Bitcoins – Here Today Gone Tomorrow?

Bitcoins have been around for a few years but they have only been making headlines that I have noticed for about 9 months or so. I suppose what has made people sit up and notice is the staggering increase in the value of this essentially virtual currency. As they have gained so much in value this year many people wish (like me) that they had bought some a year or more ago, other people are quite suspicious that this could just be a temporary bubble that will inevitably pop spectacularly. Whatever your own thoughts it seems to have pushed most people, who don’t yet hold a bitcoin account into 3 camps: The first is the suspicious – why should I risk buying something that only exists in the internet world of 1’s and 0’s? The second is the curious, how can I make them work for me or get my hands on/or earn them from the countless ‘Opportunity to Make Money’ companies and mining schemes sprouting up all over the Internet? And of course finally the last group, who want to get their hands on as many of these things as they can through illicit means.


As of today’s date a single bitcoin is currently trading at $936; which is up massively from around $20 of just a year ago. This is despite it not being regarded as legal tender by any central bank in any country in the world and following a few setbacks including the operators of two exchanges for the bitcoin being arrested in the US and charged with money laundering because they were engaged in a scheme to sell more than $1m in bitcoins to users of online illicit drug marketplace the Silk Road, which was shut down last year after its alleged owner was arrested.

Of course where ever there’s money to be made, there are people who want to get at it illegally, especially a currency with such a trajectory of growth as bitcoins. Only this month some adverts on Yahoo’s homepage were infected with malware specifically designed to mine bitcoins. Yahoo confirmed that for a four-day period in January, malware was served out in ads on its homepage. Experts estimate that as many as two million European users could have been hit. Was your computer one of them?

Security firm Light Cyber said the malware was intended to create a huge network of Bitcoin mining machines. “The malware writers put a lot of effort into making it as efficient as possible to utilise the computing power in the best way,” Bitcoin mining malware is designed to steal computing power to make it easier for criminals to accumulate the virtual currency with little effort on their part, as generating bitcoins is “basically a guessing game with numbers, so the first one to guess the right number gets 25 bitcoins and if you have a large volume of computers guessing in a co-ordinated way then you have a more efficient way of making money,” he added. Other than a computer running slower, victims will be unaware that their machine is being used in what has become known as a bitnet.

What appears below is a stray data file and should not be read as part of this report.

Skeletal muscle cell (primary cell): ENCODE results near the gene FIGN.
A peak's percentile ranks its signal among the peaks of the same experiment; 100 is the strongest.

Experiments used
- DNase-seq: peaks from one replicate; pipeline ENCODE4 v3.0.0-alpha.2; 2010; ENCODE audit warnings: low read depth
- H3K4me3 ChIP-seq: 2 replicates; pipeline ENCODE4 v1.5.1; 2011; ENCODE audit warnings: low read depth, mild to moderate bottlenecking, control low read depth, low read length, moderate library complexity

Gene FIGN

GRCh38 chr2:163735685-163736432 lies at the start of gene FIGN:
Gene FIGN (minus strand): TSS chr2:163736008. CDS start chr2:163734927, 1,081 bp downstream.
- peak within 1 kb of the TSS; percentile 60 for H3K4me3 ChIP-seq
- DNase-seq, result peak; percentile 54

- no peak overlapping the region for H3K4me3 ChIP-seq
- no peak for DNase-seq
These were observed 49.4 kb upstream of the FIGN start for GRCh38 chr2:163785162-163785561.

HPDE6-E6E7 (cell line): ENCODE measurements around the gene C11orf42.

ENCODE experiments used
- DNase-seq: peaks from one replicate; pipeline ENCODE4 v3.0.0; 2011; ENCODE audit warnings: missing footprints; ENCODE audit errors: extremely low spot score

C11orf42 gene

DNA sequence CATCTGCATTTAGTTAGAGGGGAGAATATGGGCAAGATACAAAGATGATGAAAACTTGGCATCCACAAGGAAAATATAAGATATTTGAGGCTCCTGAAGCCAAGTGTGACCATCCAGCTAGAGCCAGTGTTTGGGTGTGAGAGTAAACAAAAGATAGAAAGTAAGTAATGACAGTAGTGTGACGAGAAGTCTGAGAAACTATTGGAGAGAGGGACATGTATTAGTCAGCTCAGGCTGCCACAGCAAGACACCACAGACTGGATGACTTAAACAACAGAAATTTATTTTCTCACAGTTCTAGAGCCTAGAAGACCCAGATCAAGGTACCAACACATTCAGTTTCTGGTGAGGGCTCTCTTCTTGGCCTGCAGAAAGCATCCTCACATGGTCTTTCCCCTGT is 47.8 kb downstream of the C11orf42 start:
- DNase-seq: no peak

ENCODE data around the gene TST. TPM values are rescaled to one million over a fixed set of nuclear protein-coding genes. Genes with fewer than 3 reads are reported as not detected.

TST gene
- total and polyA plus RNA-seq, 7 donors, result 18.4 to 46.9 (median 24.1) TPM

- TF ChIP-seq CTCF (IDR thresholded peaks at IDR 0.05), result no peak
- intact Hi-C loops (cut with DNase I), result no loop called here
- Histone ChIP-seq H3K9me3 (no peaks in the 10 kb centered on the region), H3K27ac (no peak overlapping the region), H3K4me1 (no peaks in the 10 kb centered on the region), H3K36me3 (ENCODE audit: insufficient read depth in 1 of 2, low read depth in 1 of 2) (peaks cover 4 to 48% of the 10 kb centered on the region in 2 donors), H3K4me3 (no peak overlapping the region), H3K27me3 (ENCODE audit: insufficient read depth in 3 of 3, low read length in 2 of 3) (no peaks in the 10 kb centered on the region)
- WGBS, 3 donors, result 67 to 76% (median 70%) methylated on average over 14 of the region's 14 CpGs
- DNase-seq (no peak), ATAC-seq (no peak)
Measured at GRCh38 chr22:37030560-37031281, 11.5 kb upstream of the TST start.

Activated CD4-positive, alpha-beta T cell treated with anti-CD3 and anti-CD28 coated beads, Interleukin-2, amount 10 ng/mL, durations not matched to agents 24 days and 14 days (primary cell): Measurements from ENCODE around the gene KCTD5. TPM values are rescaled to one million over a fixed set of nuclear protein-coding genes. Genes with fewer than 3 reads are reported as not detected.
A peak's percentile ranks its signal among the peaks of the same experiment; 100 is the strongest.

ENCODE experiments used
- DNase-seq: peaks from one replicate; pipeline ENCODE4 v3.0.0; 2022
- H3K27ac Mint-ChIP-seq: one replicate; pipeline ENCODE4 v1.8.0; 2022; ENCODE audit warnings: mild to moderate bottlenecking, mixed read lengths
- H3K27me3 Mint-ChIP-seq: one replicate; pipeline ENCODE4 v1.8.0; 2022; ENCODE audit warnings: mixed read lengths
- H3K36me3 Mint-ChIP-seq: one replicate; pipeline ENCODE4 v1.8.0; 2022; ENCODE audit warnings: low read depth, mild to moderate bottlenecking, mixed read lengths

What do you think of Bitcoins, do you know how they work, or did you even know what they where before I wrote this?

Bitcoins – How They Work
Imagine there’s a room that anyone can access. The room has security cameras that anyone can view, and every second of recorded footage is available online forever. That room is also filled with indestructible wallets made of transparent plastic, so everyone can see which coins are in which wallet. And oh yeah – these wallets can never, ever leave that room.

Each person has a key that can open their own wallet; so let’s say I want to buy a new X-box and you want to sell one to me. First, you tell me which wallet is yours. Then, I go into the room with a mask on. Anyone in the world can see me on the security cameras, but not my face. Next, I unlock my wallet, take some coins out put them into your locked wallet, then I leave the room. Now, everyone in the world knows that your wallet has coins that were previously in my wallet. This is the unique case with every single transaction, everyone knows the history of every single coin.

So how did it all start? Who got the first coins? Imagine there’s also a robot in the room that runs lotteries. Every so often, this robot randomly chooses a wallet in the room, and puts 50 coins into it. When it first started, there weren’t many wallets in that room, since nobody knew about it. Back then, it was quite easy to win the lottery. However, today, as you can imagine there are millions of wallets in that room, so your odds aren’t very good.

I suppose someone could make their own fake coins? No, because everyone has records of every single coin in that room, and they know when the robot hands new coins out. If a fraudster were to put fake coins into his own wallet, everyone would know that those coins were never handed out by the robot, and wouldn’t accept them.

So now the big question – Who made that robot?! Well it was supposedly a super genius Japanese man named Satoshi Nakamoto, but nobody knows for certain. Since the security camera footage is available from 2009, we can see that the robot was putting coins into a wallet since day one. We assume it’s Satoshi, but they say nobody really knows for sure.